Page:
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Beef Prices Are High, Herd Size Is Down -- But That's Only Part Of The Story

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Beef Prices Are High, Herd Size Is Down -- But That's Only Part Of The Story

The headlines have been scary, especially for the carnivores among us -- beef prices are at their highest level in decades and the overall U.S. cattle herd at its smallest since 1951.

But industry experts say there's more to those numbers than meets the media's eye. Lance Zimmerman, an analyst at the Denver-based industry research group Cattlefax, says the combination of wide-spread drought conditions, along with rising demand, have indeed created challenges for the beef industry.

What's lost in that discussion, he tells Benzinga, is that the cattle industry is “able to produce today nearly twice as much beef from that cow herd as we did in the same one, from a head count perspective, in the 1950s,” thanks to continued improvements in genetics, feeding technologies and animal husbandry.

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Beef is also the victim of its own popularity. The drought may have decreased the cattle herd, “but...we've also seen increasing demand every single year coming out of the recession,” said Zimmerman.

It's not just beef prices that are rising. U.S. pork producers are dealing with the porcine epidemic diarrhea virus (PEDV). The disease has forced them to kill off millions of piglets and, at the same time, driven pork prices up 10 percent or more. Poultry operators, meanwhile, are trying to rebuild their chicken populations, taking advantage of relatively lower corn prices, in the face of growing consumer demand.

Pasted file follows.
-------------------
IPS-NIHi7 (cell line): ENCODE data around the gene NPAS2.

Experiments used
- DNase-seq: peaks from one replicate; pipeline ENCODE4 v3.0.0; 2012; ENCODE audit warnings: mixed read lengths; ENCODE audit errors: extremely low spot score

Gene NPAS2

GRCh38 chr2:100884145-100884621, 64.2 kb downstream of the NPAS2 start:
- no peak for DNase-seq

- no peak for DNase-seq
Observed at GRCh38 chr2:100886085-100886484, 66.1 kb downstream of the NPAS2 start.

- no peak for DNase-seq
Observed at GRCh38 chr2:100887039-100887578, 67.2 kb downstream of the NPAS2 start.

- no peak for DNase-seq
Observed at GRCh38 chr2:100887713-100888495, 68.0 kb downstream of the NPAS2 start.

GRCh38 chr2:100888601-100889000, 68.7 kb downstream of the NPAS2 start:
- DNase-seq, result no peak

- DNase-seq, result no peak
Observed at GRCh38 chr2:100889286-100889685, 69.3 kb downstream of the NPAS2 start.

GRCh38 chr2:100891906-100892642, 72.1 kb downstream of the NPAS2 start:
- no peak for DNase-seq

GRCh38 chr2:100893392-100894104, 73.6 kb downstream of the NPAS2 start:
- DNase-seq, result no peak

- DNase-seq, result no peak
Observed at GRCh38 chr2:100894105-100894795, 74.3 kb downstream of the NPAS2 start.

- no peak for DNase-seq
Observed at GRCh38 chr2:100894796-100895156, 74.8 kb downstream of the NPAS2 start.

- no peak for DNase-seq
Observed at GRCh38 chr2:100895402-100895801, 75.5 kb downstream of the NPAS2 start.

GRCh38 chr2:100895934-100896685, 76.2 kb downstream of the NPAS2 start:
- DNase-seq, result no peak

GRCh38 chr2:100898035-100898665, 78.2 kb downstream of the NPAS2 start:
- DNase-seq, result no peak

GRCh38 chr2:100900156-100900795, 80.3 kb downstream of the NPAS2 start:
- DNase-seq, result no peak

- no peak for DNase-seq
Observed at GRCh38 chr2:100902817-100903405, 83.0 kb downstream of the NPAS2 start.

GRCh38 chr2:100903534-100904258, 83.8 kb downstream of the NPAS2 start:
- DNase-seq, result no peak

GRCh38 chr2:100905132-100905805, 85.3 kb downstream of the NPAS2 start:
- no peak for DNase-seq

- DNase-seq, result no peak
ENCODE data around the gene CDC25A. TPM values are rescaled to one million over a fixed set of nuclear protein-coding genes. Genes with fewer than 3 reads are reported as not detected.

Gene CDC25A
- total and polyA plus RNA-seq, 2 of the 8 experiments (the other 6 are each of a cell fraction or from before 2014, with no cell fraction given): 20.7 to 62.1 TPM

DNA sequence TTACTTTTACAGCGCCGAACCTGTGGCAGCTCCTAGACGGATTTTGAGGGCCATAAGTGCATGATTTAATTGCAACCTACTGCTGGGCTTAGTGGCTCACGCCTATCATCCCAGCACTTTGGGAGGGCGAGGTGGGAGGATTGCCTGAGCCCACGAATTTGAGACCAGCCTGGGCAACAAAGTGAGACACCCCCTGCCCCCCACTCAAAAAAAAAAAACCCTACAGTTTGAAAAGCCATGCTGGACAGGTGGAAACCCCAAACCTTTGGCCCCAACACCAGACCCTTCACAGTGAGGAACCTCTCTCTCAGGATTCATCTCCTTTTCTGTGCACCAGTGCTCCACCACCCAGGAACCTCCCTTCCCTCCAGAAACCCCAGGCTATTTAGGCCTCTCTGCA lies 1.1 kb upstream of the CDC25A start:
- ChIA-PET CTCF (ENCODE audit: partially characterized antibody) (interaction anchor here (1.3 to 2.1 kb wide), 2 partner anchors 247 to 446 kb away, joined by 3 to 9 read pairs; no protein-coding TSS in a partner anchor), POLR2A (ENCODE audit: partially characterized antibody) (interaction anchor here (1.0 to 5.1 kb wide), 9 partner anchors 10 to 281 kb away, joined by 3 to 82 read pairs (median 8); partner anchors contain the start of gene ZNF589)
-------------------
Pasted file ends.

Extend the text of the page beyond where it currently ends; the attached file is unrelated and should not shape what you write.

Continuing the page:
At the same time, Zimmerman says, demand for U.S. beef exports from its five key international markets – Japan, Mexico, Hong Kong, Canada and South Korea – has remained “relatively robust” through February, with the March trade data expected in several week's time.

Even though mainland China officially has a ban on U.S. beef, due to the industry's use of the feed additive ractopamine, a lot of American beef is apparently making its way into the People's Republic via Hong Kong and other neighboring countries.

“What is favoring beef from losing considerable market share, with these high prices, is that their competing meats are going to be increasing in price as well,” Zimmerman notes. “So beef is actually going to remain relatively competitive to these other proteins – at least through the summer and into the early fourth quarter.”

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